An average drop of 14% in annual compensation for the bosses of the 120 largest listed companies in France: this is what emerges from the annual report of the firm Proxinvest which has just been published. This report scrutinizes what the great French leaders earn by taking their fixed salary, but also their benefits in kind, bonuses, actions etc. 2020 was a special year: with the crisis, the government had expressly asked them to reduce their emoluments.
In detail, it is not really their fixed salaries that have fallen (barely 4%) but rather the annual bonuses and bonuses, reduced by almost 27% on average. And for good reason, generally, these bonuses are conditioned by performance: they are only paid if the objectives of profitability and growth are achieved. And there, given the context, they could not be. Result: 15 leaders in the ranking did not receive any annual bonus. On the other hand, some are doing very well: this is the case of Alexandre Bompard, CEO of Carrefour, who pockets the biggest bonus paid last year … almost 2.5 million euros.
At the top of the ranking of executive compensation comes Bernard Charlès, vice-president and general manager of Dassault System, the world leader in 3D software. Last year, he received more than 20 million euros but it caused a stir in the general assembly. The second, with 17 million euros pocketed, is Daniel Julien, at the head of Teleperformance, specialist in call centers.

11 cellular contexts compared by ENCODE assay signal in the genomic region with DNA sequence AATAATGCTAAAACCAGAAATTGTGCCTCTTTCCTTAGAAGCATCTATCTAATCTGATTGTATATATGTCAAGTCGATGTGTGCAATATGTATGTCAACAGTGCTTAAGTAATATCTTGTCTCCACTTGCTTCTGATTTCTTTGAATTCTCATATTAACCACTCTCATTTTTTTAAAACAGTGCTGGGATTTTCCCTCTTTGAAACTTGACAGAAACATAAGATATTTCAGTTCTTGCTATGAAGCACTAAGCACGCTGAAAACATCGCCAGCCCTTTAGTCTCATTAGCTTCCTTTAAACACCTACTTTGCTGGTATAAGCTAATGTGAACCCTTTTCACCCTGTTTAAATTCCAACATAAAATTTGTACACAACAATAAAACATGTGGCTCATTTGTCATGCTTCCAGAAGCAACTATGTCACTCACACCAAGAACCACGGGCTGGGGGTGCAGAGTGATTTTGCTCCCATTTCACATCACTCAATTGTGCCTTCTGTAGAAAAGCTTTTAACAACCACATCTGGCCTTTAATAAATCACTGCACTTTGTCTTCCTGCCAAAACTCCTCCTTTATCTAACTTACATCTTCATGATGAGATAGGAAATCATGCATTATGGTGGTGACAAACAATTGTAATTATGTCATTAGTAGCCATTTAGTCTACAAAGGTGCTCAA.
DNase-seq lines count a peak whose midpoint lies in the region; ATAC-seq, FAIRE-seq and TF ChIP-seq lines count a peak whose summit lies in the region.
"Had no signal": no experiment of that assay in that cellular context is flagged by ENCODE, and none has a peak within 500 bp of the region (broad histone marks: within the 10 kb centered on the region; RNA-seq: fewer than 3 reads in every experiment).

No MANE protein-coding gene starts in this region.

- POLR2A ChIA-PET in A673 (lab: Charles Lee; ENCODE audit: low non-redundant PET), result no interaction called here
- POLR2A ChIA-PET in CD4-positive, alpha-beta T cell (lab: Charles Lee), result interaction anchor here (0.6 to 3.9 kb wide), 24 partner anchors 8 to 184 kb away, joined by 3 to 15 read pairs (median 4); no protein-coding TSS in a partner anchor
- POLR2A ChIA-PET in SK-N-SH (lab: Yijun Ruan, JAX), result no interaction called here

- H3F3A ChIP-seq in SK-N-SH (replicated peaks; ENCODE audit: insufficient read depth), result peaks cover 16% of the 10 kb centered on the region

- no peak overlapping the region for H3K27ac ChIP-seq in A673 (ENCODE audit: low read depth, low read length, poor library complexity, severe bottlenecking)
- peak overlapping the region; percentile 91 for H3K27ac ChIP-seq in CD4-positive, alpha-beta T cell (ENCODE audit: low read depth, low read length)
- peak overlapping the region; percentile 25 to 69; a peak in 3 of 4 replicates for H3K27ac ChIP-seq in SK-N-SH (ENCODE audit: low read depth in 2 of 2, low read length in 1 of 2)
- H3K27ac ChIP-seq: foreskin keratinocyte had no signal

This study does not take into account the fortune, the patrimony, or even the dividends of the directors, this is why, for example, Bernard Arnault, CEO of LVMH is in the ranking but he does not arrive at the top: he is the richest boss but not the best paid. And the lowest paid is a woman. Stéphane Pallez. The CEO of La Française des Jeux won 403,000 euros. It should be noted that the remuneration of directors of companies owned by the State is capped at 450,000 euros.
This wage moderation of the big bosses should not continue. Most companies have already voted increases for their managers for 2021. This is the case for Vivendi and Total. The very good recovery of the economy, and the soaring stock markets allow them to do so without having to justify themselves too much.